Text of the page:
For some of us the holidays are a time of celebration, cheer, and enjoyment… for others the holidays area time of regret, despair, and sadness… holiday blues. Holiday blues can affect anyone. If you feel you want to punch the next person who tells you to “get in the holiday spirit” keep reading.
Holiday expectations. Multicolored lights twinkle across houses and reindeer pose in front yards. Parents and eager children form long lines to sit on a Santa's lap while sucking on candy canes. Decorations and sale signs adorn every store window. Jingle bells and Christmas carols fill the air. Chestnuts are roasting on an open fire. Holiday movies are in every theater, "Miracle on 34th Street" replays in many homes. Families and friends gather around a cozy hearth smiling and laughing. Families gather for homemade gourmet banquets. Holiday “Ugly Sweater” office parties and bonuses. Laughing children in line for a photo opportunity with Santa. Couples romantically walk hand in hand. Roasted chestnuts, spiked eggnog, steaming hot chocolate with whipped cream. Yes, the holidays are blissful for many, but not for all.
The holiday blues are feelings of sadness, stress, irritability that tend to occur around holiday season. The season can be a source of depression, irritability, anxiety, despair, and regrets. Changes in family dynamics, problems at work, losses, grief, health concerns, etc. can cause overwhelming feelings of sadness. Sadness is a truly personal feeling. What makes one person feel sad may not affect another person.
Reasons for the Holiday Blues Include:
· Unrealistic expectations
· Reaching for perfection…a picture-perfect holiday celebration
· Wanting to replicate past holiday celebrations
· Busy schedule studying, shopping, wrapping, cooking, cleaning can lead to fatigue
· A death, loss, separation or other significant change in lifestyle
· Family togetherness-can be a good thing, or it can be a stressful thing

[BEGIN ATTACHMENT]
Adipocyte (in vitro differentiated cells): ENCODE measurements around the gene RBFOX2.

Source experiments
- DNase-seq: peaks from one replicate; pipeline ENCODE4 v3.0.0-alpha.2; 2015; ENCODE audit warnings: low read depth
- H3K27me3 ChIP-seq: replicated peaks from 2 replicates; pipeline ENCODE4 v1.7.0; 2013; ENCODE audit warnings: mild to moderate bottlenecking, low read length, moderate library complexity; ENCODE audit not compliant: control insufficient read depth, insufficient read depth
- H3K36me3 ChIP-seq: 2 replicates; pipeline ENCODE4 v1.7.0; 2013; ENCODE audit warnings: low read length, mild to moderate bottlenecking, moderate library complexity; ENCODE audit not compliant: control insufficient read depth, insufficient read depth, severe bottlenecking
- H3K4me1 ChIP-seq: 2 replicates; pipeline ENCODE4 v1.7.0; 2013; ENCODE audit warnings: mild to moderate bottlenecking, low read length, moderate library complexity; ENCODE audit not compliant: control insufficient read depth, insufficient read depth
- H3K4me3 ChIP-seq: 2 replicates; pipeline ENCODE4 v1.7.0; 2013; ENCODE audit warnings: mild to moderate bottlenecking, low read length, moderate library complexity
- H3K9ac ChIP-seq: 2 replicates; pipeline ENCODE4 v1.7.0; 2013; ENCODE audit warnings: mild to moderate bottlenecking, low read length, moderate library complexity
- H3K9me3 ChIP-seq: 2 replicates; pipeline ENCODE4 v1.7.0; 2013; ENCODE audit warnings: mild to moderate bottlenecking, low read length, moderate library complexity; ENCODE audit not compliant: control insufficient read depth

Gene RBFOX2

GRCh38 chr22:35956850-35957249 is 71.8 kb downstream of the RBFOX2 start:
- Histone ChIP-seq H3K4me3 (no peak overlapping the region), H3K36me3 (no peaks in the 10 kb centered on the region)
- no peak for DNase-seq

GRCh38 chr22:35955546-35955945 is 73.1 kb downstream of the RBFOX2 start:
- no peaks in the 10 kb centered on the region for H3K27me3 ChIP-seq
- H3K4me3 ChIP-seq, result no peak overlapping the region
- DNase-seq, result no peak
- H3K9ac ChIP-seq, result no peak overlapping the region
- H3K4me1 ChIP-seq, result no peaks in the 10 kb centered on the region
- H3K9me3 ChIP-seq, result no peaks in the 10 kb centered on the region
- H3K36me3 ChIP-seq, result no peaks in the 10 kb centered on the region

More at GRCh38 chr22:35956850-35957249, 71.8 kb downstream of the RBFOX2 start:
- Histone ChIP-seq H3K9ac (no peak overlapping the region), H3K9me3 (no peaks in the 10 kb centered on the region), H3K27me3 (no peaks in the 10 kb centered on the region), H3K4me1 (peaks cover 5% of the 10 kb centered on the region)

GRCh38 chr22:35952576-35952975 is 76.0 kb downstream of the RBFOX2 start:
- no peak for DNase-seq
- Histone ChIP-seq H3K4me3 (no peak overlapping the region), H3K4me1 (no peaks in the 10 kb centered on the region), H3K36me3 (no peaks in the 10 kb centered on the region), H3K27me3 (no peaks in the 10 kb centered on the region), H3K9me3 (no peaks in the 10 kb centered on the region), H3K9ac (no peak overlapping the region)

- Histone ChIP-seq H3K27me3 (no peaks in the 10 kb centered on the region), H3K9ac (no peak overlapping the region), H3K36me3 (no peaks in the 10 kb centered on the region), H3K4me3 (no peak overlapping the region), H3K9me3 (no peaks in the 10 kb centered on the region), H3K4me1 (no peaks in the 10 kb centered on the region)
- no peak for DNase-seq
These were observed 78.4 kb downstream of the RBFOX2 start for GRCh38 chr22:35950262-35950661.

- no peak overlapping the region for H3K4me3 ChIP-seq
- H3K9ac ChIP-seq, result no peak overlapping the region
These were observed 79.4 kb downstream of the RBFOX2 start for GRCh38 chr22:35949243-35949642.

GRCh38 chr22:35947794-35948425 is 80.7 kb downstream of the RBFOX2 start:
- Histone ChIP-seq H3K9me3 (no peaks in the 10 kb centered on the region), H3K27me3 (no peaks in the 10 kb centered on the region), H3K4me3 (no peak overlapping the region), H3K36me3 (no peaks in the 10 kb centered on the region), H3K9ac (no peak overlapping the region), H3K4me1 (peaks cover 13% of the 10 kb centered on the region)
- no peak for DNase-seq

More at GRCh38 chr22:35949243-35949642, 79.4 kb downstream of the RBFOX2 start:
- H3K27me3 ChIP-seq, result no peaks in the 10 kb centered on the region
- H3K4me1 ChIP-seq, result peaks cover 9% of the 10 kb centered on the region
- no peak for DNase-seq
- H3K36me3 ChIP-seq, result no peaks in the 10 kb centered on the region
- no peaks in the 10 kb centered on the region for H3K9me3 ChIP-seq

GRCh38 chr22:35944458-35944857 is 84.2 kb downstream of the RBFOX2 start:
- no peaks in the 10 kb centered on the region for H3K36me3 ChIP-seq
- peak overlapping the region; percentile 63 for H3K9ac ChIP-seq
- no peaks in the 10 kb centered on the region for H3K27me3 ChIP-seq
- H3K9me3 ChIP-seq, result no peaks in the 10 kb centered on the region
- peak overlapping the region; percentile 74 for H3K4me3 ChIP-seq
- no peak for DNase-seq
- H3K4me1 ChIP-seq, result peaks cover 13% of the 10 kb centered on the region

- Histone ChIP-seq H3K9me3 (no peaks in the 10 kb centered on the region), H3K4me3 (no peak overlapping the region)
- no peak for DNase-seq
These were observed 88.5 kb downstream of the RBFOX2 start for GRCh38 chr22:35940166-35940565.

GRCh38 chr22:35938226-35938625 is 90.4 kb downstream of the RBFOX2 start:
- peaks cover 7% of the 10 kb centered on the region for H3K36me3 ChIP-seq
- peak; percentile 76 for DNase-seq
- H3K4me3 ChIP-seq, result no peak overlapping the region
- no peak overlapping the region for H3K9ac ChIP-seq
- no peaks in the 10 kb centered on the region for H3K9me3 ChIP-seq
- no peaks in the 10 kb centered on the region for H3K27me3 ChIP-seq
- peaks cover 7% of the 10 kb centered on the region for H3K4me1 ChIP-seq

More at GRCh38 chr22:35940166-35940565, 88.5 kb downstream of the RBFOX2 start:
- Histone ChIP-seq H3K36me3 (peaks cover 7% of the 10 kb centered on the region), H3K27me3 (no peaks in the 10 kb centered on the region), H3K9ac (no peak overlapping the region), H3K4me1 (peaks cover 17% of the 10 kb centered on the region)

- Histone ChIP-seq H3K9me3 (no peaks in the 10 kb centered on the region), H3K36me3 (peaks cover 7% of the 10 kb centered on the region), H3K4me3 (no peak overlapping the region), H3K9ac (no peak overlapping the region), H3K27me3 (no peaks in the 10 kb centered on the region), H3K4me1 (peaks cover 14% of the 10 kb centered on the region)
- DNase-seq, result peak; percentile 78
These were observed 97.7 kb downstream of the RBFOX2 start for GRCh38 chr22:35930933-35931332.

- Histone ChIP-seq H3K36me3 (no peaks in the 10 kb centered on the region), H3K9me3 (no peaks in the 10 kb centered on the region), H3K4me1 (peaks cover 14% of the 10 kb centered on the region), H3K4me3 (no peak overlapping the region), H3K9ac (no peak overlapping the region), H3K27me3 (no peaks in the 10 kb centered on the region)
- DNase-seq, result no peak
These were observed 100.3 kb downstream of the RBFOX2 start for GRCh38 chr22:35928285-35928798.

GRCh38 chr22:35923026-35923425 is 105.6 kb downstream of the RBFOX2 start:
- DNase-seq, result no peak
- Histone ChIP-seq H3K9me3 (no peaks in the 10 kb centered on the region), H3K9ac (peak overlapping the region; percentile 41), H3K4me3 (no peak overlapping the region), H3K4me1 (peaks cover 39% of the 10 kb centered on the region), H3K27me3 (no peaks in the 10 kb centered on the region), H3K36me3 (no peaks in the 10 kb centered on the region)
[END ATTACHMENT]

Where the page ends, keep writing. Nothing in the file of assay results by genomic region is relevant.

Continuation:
· Past holidays may have been difficult; our lives may not be as fulfilled as we would like
· Over commercialization
· Financial constraints, or debt from increased shopping debt
· End of the year work expectations
· Finals/school projects
· Weather – specifically decreased sunlight
· Health changes and illnesses
· For some, the holiday season presents as a time for self-evaluation which may reflect on past failures, an uncertain future, feelings of loneliness, and tension
· For others, like police officers and other first responders, being unable to spend the holidays with the family can easily generate the blues.
Law Enforcement Officers and The Holiday Blues
Law enforcement officers are at an obvious increased risk for the holiday blues. If you work second or third watches, how much sunlight do you get? Lack of sunlight can actually lead to a diagnostic mental health disorder called seasonal affective disorder. While other people are viewing the positive aspects of the season, you are called to death investigations, domestic violence and child abuse calls. Every other car is probably a DUI. Party/noise calls, drunk-in-public contacts, and petty theft calls all increase. You remember the officer who died in the line of duty this year. You worry about the isolated partner who drinks too much. You work as much overtime as you can to buy the best gifts, only to learn your significant other resents that you are not present for the season's activities. Chances are good you will be working one, if not all, of the holidays, and you realize you have never seen your kids open their gifts on Christmas morning. Or maybe you are going to be alone for the holidays for the first time since your wife/husband and you divorced. Now, add the regular stress that an officer faces daily, compound that with a possible IA investigation, loss of promotion, department infighting…add that to the list above, it truly can lead to overwhelming feelings of sadness. If you are not singing the blues, someone close to you is.